Amateur, expert and novice skygazers can record their own timings with two simple tools: a low-power telescope and a watch synchronized with radio time signals. Espenak suggests aiming for a precision of 0.1 minute (six seconds) in timings.
The total lunar eclipse Wednesday, Jan. 31, 2018, occurs as the month’s blue moon. January opens with a full moon, reaching fullness on the month’s second day, and closes with a full moon. In a month with two full moons, the second is designated as a blue moon.
The takeaway for crater timings for the Jan. 31, 2018, total lunar eclipse, which occurs during the month’s blue moon, is that the activity encourages familiarity with lunar features and yields more accurate predictions of eclipse durations.

map of lunar features between 45 north and south latitudes, with Riccioli Crater (site of Fred Espenak's first crater immersion timing) highlighted in blue and Langrenus Crater (site of Fred Espenak's final crater emersion timing) in green: The Defense Mapping Agency Aerospace Center for National Aeronautics and Space Administration (NASA), Public Domain, via NASA Headquarters

Acknowledgment
My special thanks to talented artists and photographers/concerned organizations who make their fine images available on the internet.

Image credits:
Langrenus Crater in the eastern sector of the moon's Southern Hemisphere is the site of Fred Espenak's final crater timing for the Jan. 31, 2018, total lunar eclipse: Langrenus Crater viewed Dec. 24, 1968, from an altitude of 150 nautical miles by Apollo 8, the first manned mission to the moon: NASA/Apollo 8, Public Domain, via Wikimedia Commons @ https://commons.wikimedia.org/wiki/File:Langrenus_crater_as08-16-2616hr.jpg
map of lunar features between 45 north and south latitudes, with Langrenus Crater highlighted in green and Riccioli Crater highlighted in blue: The Defense Mapping Agency Aerospace Center for National Aeronautics and Space Administration (NASA), Public Domain, via NASA Headquarters @ https://www.hq.nasa.gov/alsj/NASALunarChart.jpg

For further information:
Espenak, Fred. "Crater Timings During Lunar Eclipses." EclipseWise > Lunar Eclipses > Eclipses During 2018 > Total Lunar Eclipse of January 31
Available @ https://eclipsewise.com/oh/oh-help/LEcrater.html
Espenak, Fred. "Table 1: Total Lunar Eclipse of 2018 Jan 31 Crater Immersion and Emersion Times." EclipseWise > Lunar Eclipses > Eclipses During 2018 > Total Lunar Eclipse of January 31.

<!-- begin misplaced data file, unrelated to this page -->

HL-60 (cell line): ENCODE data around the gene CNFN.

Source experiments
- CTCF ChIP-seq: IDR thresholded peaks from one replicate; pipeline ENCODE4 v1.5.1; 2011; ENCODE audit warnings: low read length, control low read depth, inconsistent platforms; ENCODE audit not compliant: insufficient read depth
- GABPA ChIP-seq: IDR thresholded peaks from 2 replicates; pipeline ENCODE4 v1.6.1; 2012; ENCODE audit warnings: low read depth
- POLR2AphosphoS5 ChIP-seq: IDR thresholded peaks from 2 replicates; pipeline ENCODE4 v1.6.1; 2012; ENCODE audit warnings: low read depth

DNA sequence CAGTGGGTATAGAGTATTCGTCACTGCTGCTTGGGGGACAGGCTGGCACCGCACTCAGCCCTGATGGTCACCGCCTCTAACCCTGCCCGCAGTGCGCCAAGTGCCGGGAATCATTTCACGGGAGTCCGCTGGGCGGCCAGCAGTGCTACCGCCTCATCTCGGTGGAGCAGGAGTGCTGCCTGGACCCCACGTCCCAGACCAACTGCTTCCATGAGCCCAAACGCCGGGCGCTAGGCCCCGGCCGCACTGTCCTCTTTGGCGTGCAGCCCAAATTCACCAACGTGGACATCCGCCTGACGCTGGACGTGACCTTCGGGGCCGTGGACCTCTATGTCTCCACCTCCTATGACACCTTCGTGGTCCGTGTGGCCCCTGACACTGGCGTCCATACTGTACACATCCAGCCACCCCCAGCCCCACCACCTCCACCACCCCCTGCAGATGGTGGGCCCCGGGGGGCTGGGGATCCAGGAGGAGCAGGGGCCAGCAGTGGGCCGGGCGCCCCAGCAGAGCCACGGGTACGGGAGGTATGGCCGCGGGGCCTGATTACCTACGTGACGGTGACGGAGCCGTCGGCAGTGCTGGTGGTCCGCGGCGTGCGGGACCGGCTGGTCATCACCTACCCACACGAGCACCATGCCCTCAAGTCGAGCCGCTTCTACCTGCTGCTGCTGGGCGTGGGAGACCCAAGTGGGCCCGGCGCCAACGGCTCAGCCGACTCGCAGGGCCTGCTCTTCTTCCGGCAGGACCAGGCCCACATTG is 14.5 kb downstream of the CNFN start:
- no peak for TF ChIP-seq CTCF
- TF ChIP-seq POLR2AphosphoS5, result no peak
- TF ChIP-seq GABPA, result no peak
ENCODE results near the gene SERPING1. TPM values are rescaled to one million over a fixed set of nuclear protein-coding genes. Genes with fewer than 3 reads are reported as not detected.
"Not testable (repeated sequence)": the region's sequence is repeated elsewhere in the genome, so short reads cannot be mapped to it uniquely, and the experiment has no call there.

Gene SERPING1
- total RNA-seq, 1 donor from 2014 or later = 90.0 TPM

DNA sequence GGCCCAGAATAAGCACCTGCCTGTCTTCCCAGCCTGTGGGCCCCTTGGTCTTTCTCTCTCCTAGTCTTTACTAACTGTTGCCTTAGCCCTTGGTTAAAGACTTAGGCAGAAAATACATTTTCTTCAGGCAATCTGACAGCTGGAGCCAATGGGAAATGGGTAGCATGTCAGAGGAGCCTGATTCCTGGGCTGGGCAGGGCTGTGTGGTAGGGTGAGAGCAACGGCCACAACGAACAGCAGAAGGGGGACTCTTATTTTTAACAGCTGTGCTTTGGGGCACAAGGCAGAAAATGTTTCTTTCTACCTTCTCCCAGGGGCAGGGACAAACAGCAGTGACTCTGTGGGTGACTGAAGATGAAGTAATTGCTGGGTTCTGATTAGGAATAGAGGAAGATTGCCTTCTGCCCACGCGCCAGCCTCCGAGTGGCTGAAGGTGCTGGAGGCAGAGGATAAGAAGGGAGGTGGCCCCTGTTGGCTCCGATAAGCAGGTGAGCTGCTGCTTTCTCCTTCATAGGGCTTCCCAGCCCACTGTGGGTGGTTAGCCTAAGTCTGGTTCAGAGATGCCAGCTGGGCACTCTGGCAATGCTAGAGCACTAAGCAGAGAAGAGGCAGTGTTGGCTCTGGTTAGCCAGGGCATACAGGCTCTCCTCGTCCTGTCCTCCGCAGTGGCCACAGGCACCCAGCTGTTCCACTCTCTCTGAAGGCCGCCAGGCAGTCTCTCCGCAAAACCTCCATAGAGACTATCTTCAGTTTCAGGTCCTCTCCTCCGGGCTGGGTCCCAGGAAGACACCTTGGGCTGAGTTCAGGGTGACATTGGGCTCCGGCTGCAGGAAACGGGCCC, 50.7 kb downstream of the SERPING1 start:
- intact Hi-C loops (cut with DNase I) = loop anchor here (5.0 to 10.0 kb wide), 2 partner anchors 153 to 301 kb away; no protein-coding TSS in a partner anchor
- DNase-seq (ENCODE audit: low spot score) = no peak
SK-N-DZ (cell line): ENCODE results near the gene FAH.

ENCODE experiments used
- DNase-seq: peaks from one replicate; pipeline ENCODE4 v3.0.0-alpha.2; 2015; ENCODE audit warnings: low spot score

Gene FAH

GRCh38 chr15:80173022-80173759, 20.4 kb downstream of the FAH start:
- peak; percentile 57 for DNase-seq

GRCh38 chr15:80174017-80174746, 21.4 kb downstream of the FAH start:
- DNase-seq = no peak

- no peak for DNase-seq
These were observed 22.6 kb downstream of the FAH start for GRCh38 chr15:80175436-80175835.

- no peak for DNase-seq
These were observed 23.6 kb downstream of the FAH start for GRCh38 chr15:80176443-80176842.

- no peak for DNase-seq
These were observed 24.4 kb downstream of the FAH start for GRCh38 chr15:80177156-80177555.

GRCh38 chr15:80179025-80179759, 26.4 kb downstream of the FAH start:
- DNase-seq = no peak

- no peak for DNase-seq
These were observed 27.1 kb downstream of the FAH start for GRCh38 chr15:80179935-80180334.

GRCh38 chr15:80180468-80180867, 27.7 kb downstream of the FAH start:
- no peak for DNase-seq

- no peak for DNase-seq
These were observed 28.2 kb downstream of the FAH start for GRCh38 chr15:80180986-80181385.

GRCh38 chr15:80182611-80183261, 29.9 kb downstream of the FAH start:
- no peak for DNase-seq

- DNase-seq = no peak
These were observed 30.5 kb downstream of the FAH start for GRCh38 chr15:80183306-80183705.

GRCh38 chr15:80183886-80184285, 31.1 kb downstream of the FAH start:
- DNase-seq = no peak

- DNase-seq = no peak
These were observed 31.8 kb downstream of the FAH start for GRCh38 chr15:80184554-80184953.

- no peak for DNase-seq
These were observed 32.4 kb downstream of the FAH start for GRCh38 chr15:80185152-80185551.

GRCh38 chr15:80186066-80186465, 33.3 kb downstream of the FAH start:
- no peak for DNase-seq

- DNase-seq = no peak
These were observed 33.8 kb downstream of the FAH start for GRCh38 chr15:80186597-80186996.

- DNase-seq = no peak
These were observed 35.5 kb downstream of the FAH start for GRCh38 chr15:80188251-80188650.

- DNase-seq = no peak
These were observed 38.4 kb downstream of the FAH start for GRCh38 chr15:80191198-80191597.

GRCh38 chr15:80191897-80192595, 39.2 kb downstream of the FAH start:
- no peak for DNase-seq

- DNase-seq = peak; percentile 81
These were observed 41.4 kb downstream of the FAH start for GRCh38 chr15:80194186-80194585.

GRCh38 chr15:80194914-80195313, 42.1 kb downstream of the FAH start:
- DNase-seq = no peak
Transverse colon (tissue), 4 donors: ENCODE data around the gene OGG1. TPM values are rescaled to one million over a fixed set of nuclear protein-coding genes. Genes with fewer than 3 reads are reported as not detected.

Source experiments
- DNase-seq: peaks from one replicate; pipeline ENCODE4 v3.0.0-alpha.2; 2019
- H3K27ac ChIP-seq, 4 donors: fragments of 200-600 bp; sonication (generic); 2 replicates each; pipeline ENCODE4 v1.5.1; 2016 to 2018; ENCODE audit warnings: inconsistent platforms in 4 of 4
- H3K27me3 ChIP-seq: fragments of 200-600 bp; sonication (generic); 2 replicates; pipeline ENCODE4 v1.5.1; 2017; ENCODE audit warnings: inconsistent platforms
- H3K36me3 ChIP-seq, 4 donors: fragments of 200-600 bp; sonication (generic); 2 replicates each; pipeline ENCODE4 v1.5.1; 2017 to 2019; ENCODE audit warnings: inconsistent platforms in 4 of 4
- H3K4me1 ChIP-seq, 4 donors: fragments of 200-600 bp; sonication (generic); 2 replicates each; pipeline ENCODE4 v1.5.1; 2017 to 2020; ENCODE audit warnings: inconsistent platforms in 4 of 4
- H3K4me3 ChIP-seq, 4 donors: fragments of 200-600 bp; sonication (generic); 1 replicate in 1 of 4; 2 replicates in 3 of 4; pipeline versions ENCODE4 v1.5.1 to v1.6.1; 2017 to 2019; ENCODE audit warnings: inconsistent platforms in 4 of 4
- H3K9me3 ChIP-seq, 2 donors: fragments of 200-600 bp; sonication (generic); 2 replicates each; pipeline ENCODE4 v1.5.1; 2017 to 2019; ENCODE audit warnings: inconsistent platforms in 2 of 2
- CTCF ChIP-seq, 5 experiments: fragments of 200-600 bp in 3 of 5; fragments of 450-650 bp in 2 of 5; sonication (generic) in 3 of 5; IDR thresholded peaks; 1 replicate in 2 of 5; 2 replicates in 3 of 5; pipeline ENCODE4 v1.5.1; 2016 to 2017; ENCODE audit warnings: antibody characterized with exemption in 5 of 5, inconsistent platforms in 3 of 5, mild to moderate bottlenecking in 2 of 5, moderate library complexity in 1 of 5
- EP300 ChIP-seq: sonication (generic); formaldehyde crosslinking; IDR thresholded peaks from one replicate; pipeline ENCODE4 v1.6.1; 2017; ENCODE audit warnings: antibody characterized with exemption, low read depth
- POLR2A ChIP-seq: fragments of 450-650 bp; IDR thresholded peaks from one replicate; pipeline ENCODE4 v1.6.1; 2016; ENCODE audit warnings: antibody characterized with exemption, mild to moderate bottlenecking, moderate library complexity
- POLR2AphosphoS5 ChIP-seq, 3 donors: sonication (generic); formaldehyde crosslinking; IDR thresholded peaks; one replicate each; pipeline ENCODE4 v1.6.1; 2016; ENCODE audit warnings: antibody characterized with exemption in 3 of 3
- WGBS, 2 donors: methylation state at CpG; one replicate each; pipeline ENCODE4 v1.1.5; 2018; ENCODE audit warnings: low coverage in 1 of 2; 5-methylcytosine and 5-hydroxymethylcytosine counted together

Available @ https://eclipsewise.com/oh/oh-tables/ec2018-Tab01.pdf
Espenak, Fred. "Total Lunar Eclipse of January 31." EclipseWise > Lunar Eclipses > Eclipses During 2018.
Available @ https://eclipsewise.com/oh/ec2018.html#LE2018Jan31T
La Hire, Philippe de. Tabulae Astronomicae Ludovici Magni Jussu et Munificentia Exaratæ et In Lucem Editæ: In Quibus Solis, Lunæ Reliquorumque Planetarum Motus ex Ipsis Observationibus, Nulla Adhibita Hypothesi, Traduntur; Habenturque Praecipuarum Fixarum in Nostro Horizonte Conspicuarum Positiones; Ineundi Calculi Methos, cum Geometrica Ratione Computandum Eclipsum Sola Triangulorum Rectilineorum Analysi, Breviter Exponitur; Adjecta Svnt Descriptio, Constructio & Vsus Instrumentorum Astronomiae Novae Practicæ Inservientium, Variaque Problemata Astronomis Geographisque Perutilia. Ad Meridianum Observatorii Regii Parisiensis in Quo Habitae Sunt Observationes ab Ipso Autore. Parisiis [Paris, France]: Joannem Boudot [Jean Boudot], M.DCC.II [1702].
Available via HathiTrust @ https://hdl.handle.net/2027/mdp.39015011942300
Marriner, Derdriu. "Blue Moon Month January 2018 Opens New Year With Two Full Moons." Earth and Space News. Wednesday, Dec. 27, 2017.
Available @ https://earth-and-space-news.blogspot.com/2017/12/blue-moon-month-january-2018-opens-new.html
Marriner, Derdriu. "Jan. 31, 2018, Blue Moon Total Lunar Eclipse Belongs to Saros Cycle 124." Earth and Space News. Wednesday, Jan. 10, 2018.
Available @ https://earth-and-space-news.blogspot.com/2018/01/jan-31-2018-blue-moon-total-lunar.html
NASA Aeronautics and Space Administration. Lunar Chart. NASA Headquarters > Apollo Lunar Surface Journal.
Available @ https://www.hq.nasa.gov/alsj/NASALunarChart.jpg
Sinnott, Roger W. "Useful Projects for a Lunar Eclipse." Sky and Telescope > Astronomy News > Observing News. Feb. 19, 2008.
Available @ http://www.skyandtelescope.com/astronomy-news/observing-news/useful-projects-for-a-lunar-eclipse/